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The 5 Most Confusing Things at Walt Disney World

Walking around Animal Kingdom

Image: DisneyDisney’s Animal Kingdom is like the smaller version of the overall Walt Disney World navigation problem. The Orlando campus is massive enough that getting lost at times is unavoidable. Animal Kingdom is far and away the largest Disney theme park, and the same is true.

For geographical reasons and some involving animal habitats, Disney had to throw out its standard hub-and-spokes design. Animal Kingdom consists of six themed lands spread waaaaay apart. Since the park is environmentally focused, vegetation is everywhere. It’s lovely but reduces line-of-sight. Many of the pathways are difficult to find, especially during your first visit.

You’ll wander aimlessly around Animal Kingdom at times, trying to find your next attraction. Since the park is linear, you’ll eventually find what you’re looking for…unless you accidentally circle back to Discovery Island, the connecting themed land that has paths to every other section. Then, you’ll wander endlessly. Even when you don’t, you’ll needlessly walk extra miles as punishment for getting lost at a place where it’s far too easy to get lost.

Attraction entrances

Image: DisneySome Disney attractions have well-hidden entrances. Walking past them is like a rite of passage for inexperienced theme park tourists. You won’t feel like a veteran until you can laugh about their locations.

At Magic Kingdom, Tomorrowland has two rides that you can see from far away. The Astro Orbiter and PeopleMover are visible the entire time you’re in this themed land. Finding the ride entrance to either one is surprisingly difficult. Many guests circle beneath the PeopleMover trying to find the entrance to the escalator. Odds are decent that you’ll wind up in line for the Astro Orbiter instead, and the reverse is true.

Image: DisneyMagic Kingdom has a couple of other trouble spots. Reaching Tom Sawyer Island’s waiting area is difficult enough that park veterans are well-trained by now to spot and aid confused noobs. And the Splash Mountain/Big Thunder Mountain Railroad combo at Frontierland is only accessible from one side. The looks that guests get when try to find that on the map is akin to when they try to solve those maze puzzles on fast food restaurant children’s packaging.

At Epcot, Test Track and Mission: SPACE are both off the beaten path just enough to throw off first-timers. Meanwhile, Disney’s Hollywood Studios did Toy Story Land no favors by providing no direct path to the themed land. And I’ve already touched on the difficulties in navigating Animal Kingdom.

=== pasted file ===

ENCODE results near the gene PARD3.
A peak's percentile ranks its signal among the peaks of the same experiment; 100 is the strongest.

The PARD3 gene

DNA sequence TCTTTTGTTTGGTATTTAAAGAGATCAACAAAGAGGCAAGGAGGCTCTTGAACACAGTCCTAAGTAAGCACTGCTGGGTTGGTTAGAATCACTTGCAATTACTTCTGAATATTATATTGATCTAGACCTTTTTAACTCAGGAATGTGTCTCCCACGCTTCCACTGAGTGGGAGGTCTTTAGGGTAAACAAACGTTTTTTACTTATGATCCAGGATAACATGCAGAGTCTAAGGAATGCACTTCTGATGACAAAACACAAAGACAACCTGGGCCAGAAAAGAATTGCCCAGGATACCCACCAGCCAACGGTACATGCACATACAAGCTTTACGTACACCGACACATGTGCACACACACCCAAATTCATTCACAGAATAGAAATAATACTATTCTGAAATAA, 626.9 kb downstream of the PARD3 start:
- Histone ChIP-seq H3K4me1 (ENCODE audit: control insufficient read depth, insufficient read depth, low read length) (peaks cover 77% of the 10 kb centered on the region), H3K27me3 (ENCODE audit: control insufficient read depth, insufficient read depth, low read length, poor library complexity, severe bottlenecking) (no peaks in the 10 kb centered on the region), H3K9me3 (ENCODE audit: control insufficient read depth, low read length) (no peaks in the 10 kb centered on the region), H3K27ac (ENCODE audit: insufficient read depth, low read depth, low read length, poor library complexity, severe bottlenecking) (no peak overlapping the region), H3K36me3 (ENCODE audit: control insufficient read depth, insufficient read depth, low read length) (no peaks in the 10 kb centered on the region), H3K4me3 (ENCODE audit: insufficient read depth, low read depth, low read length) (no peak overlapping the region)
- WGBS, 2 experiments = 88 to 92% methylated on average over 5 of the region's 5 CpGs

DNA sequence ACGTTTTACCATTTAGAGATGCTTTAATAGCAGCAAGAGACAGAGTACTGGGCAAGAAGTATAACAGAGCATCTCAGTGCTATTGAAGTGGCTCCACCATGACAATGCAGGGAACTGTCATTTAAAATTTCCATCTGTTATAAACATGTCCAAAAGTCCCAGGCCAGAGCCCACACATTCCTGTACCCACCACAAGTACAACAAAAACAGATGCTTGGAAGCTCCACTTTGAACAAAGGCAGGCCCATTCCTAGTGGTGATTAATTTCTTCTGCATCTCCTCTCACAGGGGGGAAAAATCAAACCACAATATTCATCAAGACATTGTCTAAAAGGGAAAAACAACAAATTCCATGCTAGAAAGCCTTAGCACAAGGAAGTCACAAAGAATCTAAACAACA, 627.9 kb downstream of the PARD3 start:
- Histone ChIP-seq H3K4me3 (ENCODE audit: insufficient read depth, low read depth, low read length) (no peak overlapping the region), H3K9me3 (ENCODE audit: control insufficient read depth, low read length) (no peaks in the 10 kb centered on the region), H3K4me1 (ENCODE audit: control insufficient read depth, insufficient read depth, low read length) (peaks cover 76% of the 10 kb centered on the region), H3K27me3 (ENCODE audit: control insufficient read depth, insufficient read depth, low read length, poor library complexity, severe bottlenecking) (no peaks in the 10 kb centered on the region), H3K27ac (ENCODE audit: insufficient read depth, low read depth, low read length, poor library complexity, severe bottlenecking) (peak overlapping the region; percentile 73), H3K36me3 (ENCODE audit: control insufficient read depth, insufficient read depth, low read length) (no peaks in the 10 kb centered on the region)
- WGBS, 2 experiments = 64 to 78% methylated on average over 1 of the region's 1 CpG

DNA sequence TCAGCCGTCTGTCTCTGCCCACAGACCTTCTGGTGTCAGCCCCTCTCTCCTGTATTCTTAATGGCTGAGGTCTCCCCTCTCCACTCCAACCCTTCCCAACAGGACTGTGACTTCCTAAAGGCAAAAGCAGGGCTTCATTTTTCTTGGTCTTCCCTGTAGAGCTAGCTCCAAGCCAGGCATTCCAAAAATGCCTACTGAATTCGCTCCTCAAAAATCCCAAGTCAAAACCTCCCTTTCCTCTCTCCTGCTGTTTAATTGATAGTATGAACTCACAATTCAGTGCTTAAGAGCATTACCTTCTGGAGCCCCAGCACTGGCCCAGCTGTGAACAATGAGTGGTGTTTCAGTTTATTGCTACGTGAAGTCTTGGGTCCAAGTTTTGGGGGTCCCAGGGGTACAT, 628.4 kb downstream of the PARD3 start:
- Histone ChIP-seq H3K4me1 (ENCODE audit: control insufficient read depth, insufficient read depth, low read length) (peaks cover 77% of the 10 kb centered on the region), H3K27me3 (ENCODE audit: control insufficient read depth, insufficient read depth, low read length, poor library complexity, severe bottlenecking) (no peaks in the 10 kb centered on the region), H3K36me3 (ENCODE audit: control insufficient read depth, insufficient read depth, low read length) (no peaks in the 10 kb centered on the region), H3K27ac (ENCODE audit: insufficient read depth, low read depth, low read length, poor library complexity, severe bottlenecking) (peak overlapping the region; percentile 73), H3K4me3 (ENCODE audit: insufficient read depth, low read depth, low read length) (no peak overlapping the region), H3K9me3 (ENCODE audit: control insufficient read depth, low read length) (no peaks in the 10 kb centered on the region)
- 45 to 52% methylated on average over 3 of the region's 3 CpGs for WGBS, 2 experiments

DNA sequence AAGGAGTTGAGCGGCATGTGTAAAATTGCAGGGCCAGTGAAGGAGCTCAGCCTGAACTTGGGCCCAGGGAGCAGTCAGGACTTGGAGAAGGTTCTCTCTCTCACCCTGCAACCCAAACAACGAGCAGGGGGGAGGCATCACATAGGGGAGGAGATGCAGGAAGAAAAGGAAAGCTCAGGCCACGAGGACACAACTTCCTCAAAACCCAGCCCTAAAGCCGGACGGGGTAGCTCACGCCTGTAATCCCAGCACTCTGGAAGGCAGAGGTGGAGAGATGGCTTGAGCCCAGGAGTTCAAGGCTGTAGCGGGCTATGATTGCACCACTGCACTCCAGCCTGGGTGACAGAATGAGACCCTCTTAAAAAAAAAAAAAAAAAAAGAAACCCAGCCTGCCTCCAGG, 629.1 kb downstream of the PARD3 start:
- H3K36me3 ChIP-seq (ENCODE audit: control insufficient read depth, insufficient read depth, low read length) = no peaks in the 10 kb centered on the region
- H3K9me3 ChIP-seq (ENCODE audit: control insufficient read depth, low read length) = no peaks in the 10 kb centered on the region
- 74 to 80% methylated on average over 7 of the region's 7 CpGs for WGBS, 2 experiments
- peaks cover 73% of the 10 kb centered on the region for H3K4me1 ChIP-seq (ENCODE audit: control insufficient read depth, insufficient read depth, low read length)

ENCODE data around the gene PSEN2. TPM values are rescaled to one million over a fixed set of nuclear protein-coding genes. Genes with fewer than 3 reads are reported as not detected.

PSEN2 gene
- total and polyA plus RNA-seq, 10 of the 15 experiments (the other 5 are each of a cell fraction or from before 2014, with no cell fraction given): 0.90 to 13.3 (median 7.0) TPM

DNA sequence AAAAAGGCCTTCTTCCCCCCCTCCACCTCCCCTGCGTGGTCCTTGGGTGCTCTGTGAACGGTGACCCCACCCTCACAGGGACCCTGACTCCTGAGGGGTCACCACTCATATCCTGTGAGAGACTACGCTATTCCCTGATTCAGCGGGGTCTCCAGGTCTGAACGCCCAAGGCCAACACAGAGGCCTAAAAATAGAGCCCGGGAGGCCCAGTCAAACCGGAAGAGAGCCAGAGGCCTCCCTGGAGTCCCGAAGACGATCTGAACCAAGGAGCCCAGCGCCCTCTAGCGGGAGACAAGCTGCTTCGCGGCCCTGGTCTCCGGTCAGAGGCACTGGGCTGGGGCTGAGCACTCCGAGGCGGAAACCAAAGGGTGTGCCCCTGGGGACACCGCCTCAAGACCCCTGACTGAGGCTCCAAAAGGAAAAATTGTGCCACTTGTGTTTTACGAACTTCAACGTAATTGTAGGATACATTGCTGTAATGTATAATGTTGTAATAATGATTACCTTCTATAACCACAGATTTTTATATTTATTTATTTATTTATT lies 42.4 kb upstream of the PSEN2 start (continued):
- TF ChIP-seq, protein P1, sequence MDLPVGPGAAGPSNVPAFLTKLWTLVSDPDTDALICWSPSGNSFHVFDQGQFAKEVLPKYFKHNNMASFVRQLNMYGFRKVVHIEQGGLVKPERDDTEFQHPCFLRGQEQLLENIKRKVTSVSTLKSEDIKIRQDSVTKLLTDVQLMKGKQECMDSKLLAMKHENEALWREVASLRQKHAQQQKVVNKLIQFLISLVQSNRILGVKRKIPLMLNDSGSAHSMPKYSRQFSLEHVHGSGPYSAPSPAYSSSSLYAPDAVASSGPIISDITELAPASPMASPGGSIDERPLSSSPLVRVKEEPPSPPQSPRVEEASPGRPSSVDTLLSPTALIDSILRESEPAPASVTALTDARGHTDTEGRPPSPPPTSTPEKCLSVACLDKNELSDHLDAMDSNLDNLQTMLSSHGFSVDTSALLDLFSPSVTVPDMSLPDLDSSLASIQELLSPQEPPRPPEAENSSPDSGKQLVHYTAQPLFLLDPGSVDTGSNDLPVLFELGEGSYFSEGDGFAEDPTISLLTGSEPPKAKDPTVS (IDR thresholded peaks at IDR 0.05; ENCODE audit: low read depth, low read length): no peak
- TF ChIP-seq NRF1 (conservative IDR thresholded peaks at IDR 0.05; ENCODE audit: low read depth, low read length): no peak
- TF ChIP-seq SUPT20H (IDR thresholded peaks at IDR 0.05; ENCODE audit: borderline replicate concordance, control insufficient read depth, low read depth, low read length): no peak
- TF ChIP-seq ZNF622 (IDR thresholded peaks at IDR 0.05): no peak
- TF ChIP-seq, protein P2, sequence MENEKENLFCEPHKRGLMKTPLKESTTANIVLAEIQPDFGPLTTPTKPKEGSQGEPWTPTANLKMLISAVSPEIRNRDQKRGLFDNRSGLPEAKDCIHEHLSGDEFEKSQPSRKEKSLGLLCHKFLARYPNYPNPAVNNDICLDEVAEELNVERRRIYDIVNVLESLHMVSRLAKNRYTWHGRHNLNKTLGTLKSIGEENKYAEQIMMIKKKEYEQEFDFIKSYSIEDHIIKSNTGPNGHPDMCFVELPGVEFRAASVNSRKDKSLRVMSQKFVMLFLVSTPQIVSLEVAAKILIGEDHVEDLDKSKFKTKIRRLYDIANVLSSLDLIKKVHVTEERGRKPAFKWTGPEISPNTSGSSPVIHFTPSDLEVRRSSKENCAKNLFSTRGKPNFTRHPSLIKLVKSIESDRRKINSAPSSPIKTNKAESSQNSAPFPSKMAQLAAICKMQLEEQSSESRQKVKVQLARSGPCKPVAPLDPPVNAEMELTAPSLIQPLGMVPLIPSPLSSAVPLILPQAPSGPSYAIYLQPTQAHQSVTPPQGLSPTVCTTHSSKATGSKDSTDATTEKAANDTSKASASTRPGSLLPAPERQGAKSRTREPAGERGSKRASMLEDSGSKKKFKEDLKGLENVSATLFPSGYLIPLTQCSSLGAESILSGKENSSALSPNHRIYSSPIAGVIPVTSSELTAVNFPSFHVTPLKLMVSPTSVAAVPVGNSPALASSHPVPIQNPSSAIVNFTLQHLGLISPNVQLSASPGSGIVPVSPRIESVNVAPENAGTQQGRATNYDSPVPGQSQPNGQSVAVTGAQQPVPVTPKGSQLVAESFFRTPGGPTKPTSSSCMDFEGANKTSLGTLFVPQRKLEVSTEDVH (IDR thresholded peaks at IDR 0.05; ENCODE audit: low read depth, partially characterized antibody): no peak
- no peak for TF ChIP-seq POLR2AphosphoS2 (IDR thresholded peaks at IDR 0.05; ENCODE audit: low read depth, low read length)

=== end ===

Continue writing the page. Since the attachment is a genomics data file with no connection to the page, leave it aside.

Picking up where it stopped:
The Disney Dining Plan

Image: DisneyI’m a staunch advocate for the Disney Dining Plan (DDP). I love having a large number of my meals paid off prior to leaving for my trip. It gives me some cost control and the opportunity to pay early. Keeping up with my entitlements, on the other hand, is a huge pain.

The DDP relies on assumed knowledge. You have a set number of entitlements for every night of your trip. It seems simple enough, but it’s not. For starters, the program has two types of entitlements, Quick Service and Table Service credits. You can use Table Service credits at Quick Service restaurants; the reverse is not true. Quick Service entitlements are only good at Quick Service eateries.

The situation gets weirder from there. Some Disney meals are more refined. They’re called Signature Dining experiences. These meals cost two Table Service entitlements, which is annoying enough. Then, Disney chose to muddle the situation even more. They’ve turned a Table Service meal at Be Our Guest into a prix fixe meal that costs two Table Service entitlements. So, it should cost one entitlement and it used to cost one entitlement, but now it costs two entitlements. It makes perfect sense, right?

Image: DisneyThe worst part of the DDP is trying to figure out where you stand. Your meal receipts should come with updated totals for your remaining entitlements. Some servers aren’t great about providing receipts, though. And mistakes happen with the DDP all the time. On a recent trip to Disney, my wife and I had breakfast at a Table Service restaurant. It should have cost two entitlements. We were somehow charged for five. I won’t lie. I felt a bit sensitive about how much my waiter must have thought I ate.

The Disney Dining Plan is wonderful in theory. In execution, it’s Kafkaesque.

For that matter, so is a lot of stuff at Walt Disney World. It’s just an unavoidable part of operating a place of that scale.

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